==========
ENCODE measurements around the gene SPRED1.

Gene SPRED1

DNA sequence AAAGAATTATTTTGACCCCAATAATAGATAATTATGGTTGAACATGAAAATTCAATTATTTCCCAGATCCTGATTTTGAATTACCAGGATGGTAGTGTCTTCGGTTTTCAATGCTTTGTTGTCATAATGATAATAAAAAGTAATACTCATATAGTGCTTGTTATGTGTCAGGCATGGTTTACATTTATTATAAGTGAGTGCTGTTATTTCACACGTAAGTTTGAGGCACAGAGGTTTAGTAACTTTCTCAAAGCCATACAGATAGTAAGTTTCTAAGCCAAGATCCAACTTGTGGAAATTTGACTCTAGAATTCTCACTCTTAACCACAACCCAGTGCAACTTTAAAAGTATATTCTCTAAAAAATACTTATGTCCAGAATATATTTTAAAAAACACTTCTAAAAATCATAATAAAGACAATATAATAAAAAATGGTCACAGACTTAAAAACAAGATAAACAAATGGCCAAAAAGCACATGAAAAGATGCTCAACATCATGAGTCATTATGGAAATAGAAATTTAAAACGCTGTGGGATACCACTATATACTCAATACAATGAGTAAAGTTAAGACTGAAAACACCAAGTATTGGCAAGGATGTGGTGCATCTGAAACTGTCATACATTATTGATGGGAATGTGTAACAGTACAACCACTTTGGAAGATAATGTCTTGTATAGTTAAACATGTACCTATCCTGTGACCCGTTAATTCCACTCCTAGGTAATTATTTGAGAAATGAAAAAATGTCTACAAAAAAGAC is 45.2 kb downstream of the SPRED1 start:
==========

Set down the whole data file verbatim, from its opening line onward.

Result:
ENCODE measurements around the gene SPRED1.

Gene SPRED1

DNA sequence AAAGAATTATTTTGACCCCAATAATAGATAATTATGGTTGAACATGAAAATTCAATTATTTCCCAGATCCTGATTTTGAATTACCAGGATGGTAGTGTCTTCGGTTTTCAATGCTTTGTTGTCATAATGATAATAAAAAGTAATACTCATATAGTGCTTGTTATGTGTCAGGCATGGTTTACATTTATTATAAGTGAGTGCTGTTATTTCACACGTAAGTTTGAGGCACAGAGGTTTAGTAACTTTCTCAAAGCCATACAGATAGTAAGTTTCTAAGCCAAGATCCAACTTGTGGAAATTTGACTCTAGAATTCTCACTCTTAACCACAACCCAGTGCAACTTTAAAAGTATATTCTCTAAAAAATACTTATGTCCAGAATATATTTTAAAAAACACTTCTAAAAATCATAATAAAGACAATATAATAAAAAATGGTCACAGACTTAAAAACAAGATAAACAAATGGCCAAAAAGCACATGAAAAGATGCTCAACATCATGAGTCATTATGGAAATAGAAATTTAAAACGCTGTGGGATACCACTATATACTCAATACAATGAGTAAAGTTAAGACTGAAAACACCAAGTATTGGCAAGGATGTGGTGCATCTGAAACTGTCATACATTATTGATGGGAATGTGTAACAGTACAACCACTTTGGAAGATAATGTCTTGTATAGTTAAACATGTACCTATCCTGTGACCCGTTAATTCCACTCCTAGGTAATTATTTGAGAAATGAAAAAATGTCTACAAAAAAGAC is 45.2 kb downstream of the SPRED1 start: